August 5, 2015 -- Canterbury House Publishing Ltd. proudly announces that the fourth and final novel of author Denise Weimer's Georgia Gold Series, Bright as Gold, has won the 2015 John Esten Cooke Fiction Award. This prestigious annual award, conferred previously on three New York Times bestselling authors, honors fiction depicting Southern history of the War Between the States era in a balanced and accurate manner. Bright as Gold depicts the Randalls and Rousseaus, families that series readers have followed from the 1830s, as they rebuild their lives on the coast and in the mountains of Georgia after the Civil War.
Viviane Crystal of The Historical Novel Society said of the novel earlier this year: "Denise Weimer has crafted a sensitive, realistic, and conflict-ridden story that clearly delineates the temptations and struggles of Reconstruction. Add to the conflict a treasure of gold found and secretly used. Bright as Gold is a vigorous, entertaining and engaging story of the mettle required to survive disaster. Notable historical fiction!"
Beginning with Sautee Shadows, The Georgia Gold Series follows four families whose lives intertwine through romance, adventure and mystery, linking antebellum Georgia’s coast and mountains in the mid-1800s. Orphaned daughter of a Cherokee mother and a man murdered for his gold, Mahala Franklin grows up unraveling the clues left in her father’s strongbox and wondering if his killer still lives in the town of Clarkesville, where she helps her grandmother run an inn. When Savannah entrepreneur Jack Randall, whose northern origin brings an often-controversial perspective to his family’s shipping firm, buys a competing hotel, sparks fly. Meanwhile, shy and unwilling socialite Carolyn Calhoun, one of the coastal elite who build summer homes in Habersham, must choose between two very different brothers, rice planter Devereaux Rousseau and his minister brother Dylan.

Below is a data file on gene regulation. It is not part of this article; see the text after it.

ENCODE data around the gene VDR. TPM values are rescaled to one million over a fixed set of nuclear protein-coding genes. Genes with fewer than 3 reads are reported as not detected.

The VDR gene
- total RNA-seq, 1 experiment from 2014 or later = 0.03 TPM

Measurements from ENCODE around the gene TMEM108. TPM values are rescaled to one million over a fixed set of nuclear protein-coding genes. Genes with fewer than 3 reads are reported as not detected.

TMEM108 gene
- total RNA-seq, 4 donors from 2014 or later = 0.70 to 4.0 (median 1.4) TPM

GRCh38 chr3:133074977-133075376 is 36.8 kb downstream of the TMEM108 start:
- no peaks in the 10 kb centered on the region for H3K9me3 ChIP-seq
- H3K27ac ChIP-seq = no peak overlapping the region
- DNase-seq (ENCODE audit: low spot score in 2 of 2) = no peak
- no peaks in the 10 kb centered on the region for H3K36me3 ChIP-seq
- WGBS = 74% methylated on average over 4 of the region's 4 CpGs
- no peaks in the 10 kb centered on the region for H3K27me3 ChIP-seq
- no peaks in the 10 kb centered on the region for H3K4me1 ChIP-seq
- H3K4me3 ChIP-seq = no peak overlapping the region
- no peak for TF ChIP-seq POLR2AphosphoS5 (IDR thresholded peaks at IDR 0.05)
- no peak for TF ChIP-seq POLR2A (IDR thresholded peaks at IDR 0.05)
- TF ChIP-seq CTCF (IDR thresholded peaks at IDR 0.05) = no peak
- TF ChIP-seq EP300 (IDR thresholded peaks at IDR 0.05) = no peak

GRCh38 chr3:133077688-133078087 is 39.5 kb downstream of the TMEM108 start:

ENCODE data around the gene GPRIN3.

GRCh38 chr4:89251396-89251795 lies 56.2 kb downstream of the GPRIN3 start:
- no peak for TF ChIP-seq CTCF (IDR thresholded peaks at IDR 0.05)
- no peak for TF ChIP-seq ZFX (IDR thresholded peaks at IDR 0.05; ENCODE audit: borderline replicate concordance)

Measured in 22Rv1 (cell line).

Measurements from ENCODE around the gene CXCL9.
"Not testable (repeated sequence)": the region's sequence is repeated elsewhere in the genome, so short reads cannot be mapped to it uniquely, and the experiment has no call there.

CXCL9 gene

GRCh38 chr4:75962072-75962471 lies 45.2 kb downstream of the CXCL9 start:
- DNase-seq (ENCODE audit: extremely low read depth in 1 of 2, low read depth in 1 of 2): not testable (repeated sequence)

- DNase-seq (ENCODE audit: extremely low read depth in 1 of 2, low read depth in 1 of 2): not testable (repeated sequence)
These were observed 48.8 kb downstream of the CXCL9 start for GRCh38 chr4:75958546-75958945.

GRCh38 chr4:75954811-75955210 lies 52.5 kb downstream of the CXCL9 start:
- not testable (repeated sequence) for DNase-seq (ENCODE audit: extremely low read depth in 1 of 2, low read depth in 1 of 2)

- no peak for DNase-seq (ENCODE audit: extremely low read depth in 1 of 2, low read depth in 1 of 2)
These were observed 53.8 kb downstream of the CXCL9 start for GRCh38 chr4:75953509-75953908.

In The Gray Divide: Book Two of the Georgia Gold Series, sibling rivalry and romance threaten relationships. Hidden loyalties are exposed and the lives of the four families and the nation are endangered as Georgia seeks to become its own republic, only to be plunged into civil war. In book three, The Crimson Bloom, the suspense heightens as the women run an inn and a farm in the absence of the men they love, a perilous wagon journey fleeing Sherman ensues, and revelations of long-hidden truths about the murder and missing gold all come to a head.
A staff officer of Maj. Gen. J.E.B. Stuart, John Esten Cooke was a prolific 19th Century biographer and novelist in the tradition of Walter Scott and James Fenimore Cooper. The John Esten Cooke Fiction Award is presented by The Military Order of the Stars and Bars.
Native Georgia resident Denise Weimer earned her journalism degree with a minor in history from Asbury University. Her magazine articles about Northeast Georgia have appeared in numerous regional publications. Denise is currently working on The Restoration Trilogy, set in modern-day Georgia with links to three different centuries.
“By weaving the fictional stories of characters from various backgrounds into the framework of real history, my goal is to provide a well-rounded sense of Georgia’s past, while at the same time giving the reader an exciting story,” says Weimer, who now resides near Athens after living ten years in Habersham County.
For more information about The Georgia Gold Series and The Restoration Trilogy, visit the author’s website: www.deniseweimerbooks.webs.com.